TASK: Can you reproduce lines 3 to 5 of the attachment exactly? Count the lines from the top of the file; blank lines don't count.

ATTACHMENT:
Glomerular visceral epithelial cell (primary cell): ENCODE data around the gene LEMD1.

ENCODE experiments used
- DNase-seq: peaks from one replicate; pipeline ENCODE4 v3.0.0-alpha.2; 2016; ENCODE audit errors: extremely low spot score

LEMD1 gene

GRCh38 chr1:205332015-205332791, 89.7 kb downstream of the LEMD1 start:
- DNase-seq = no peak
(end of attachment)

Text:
- DNase-seq: peaks from one replicate; pipeline ENCODE4 v3.0.0-alpha.2; 2016; ENCODE audit errors: extremely low spot score

LEMD1 gene

GRCh38 chr1:205332015-205332791, 89.7 kb downstream of the LEMD1 start: